Family claims companies failed to warn worker about deadly asbestos

30 Sep 2015 by under Legal, News

asbestos warning 100x100 Family claims companies failed to warn worker about deadly asbestos The family of a maintenance worker who died of years after being exposed to on the job urged a South Carolina jury Tuesday to find Celanese Corp. and John Crane Inc. liable for his death because they failed to provide a safe working environment and never warned him about the risks of asbestos exposure.

The family of Dennis Seay, who worked at medical material manufacturer Celanese Corp., alleges he frequently worked with and around gaskets made by John Crane Inc. for about a decade starting in 1971. The gaskets contained asbestos, a deadly fiber linked to lung diseases, mesothelioma, and other cancers.

“They had an opportunity to protect him, and they failed to protect him,” a lawyer for Mr. Seay’s family told jurors during opening arguments. “At the very time, decades before he set foot at Celanese, they already knew. Not only should they have known, but these companies had actual knowledge that asbestos caused disease and that it was killing people.”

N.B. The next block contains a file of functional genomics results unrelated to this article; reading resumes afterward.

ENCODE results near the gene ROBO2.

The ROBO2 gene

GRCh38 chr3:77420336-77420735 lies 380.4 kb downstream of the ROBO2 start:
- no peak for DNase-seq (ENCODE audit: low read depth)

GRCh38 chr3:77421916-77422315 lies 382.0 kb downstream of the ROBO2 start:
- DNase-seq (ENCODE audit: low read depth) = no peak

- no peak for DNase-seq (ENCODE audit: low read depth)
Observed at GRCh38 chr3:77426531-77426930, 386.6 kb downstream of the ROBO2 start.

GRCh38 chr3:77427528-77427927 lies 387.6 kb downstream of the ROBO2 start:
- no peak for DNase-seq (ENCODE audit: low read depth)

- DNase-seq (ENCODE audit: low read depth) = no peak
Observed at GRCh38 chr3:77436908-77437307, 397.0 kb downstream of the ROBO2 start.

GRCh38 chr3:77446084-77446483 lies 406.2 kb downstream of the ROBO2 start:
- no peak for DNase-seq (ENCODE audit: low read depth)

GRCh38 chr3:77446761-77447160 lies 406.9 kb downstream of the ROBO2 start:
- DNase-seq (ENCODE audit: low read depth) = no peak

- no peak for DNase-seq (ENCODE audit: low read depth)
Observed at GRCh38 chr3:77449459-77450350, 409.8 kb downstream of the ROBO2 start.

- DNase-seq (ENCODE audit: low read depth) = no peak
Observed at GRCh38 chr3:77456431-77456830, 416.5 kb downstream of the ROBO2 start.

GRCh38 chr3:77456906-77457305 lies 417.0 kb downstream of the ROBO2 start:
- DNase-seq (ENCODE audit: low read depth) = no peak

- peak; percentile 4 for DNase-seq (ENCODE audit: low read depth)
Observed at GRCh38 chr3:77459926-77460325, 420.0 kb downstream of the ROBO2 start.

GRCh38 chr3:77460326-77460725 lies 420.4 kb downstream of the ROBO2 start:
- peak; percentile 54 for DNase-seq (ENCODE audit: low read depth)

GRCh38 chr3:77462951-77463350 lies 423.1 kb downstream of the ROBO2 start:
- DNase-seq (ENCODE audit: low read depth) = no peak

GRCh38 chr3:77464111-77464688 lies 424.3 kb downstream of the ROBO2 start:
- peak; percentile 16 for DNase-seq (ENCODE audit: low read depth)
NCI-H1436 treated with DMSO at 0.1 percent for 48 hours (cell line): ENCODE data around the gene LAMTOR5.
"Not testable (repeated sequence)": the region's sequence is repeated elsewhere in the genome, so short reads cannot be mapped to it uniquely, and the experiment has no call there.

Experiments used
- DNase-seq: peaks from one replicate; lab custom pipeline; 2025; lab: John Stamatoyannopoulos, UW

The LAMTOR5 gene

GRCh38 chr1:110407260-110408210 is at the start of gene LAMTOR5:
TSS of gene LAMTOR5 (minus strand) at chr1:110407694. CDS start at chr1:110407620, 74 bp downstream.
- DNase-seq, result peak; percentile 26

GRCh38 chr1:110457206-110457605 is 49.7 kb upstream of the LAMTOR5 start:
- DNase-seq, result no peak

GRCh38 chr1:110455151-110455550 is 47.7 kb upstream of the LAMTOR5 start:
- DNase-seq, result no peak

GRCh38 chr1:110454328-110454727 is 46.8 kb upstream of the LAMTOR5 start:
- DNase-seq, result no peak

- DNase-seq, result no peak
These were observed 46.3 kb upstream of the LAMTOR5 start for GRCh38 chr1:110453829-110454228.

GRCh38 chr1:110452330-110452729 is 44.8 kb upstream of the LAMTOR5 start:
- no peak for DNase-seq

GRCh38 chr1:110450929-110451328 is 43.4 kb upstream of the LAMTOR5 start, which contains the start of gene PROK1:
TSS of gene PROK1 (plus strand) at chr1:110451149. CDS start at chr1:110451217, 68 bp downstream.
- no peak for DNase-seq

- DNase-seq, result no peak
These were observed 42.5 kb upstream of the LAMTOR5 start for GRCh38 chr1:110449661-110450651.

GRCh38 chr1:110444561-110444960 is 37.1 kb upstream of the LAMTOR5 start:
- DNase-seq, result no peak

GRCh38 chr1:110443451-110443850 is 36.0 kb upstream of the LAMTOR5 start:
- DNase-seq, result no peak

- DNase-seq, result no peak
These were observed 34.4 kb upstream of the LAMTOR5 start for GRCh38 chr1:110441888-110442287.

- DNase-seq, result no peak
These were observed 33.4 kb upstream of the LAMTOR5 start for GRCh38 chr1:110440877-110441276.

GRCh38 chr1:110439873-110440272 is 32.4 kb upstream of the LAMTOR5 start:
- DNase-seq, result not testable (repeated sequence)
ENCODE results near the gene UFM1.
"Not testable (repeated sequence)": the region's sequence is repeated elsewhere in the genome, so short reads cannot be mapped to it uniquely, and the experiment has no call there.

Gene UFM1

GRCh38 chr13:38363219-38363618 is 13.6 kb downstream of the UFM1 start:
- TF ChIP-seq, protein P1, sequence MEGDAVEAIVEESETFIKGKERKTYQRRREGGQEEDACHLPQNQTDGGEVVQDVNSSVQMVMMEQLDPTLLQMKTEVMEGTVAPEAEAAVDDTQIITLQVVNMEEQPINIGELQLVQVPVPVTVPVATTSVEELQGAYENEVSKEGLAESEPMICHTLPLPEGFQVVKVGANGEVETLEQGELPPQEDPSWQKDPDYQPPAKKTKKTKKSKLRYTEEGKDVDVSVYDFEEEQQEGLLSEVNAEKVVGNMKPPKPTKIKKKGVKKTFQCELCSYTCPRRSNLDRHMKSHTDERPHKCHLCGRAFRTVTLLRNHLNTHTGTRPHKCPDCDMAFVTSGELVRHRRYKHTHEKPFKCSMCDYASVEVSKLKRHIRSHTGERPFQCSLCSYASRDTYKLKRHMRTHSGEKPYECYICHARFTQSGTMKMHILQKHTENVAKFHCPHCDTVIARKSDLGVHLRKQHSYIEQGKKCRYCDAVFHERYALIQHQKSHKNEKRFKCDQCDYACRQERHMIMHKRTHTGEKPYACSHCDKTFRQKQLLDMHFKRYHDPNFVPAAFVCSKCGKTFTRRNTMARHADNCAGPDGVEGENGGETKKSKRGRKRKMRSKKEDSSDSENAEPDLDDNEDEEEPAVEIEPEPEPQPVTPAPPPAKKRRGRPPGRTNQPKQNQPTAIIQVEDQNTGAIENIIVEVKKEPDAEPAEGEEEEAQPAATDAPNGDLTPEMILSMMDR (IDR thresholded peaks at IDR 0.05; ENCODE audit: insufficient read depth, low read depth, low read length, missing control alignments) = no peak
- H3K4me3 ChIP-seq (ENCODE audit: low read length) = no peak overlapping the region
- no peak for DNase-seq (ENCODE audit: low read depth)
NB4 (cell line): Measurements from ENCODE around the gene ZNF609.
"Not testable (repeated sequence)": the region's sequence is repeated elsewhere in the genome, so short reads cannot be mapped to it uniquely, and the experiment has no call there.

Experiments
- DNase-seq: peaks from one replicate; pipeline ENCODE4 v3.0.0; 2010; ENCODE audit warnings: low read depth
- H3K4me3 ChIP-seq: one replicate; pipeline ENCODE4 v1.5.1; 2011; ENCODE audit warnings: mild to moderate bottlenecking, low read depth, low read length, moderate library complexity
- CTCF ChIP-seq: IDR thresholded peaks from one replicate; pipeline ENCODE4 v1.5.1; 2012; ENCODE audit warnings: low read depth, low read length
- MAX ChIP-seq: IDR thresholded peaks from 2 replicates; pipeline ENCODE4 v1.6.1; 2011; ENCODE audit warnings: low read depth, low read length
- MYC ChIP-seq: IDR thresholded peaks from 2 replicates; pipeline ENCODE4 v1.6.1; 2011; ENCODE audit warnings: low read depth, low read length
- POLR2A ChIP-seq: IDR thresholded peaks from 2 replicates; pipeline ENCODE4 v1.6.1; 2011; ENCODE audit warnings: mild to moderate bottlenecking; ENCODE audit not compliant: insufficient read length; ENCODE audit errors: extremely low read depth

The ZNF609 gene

The companies never warned Mr. Seay, the family claims, and so he wasn’t aware that he wasn’t able to take the proper precautions because he didn’t know about the dangers.

Mr. Seay died in December 2014 at the age of 70. He was diagnosed with mesothelioma in August 2013. The family filed the lawsuit a month after the diagnosis.

According to Law360, the plaintiffs’ lawyer demonstrated mesothelioma’s aggressiveness by showing jurors a picture of Mr. Seay as a healthy looking man a year before his death. In contrast, two days before his death, his body was emaciated and his features sunken, Law360 reported.

Celanese and John Crane both deny responsibility for Mr. Seay’s asbestos exposure. Celanese argues that it had hired a construction contractor to perform work, and that Mr. Seay was employed by that contractor, who was responsible for warning and protecting Mr. Seay.

John Crane argues that the asbestos in its gaskets was covered by a layer of insulation and that he was exposed to asbestos from another source.

The family seeks up to $15 million in damages from the defendants.

Source: Law360

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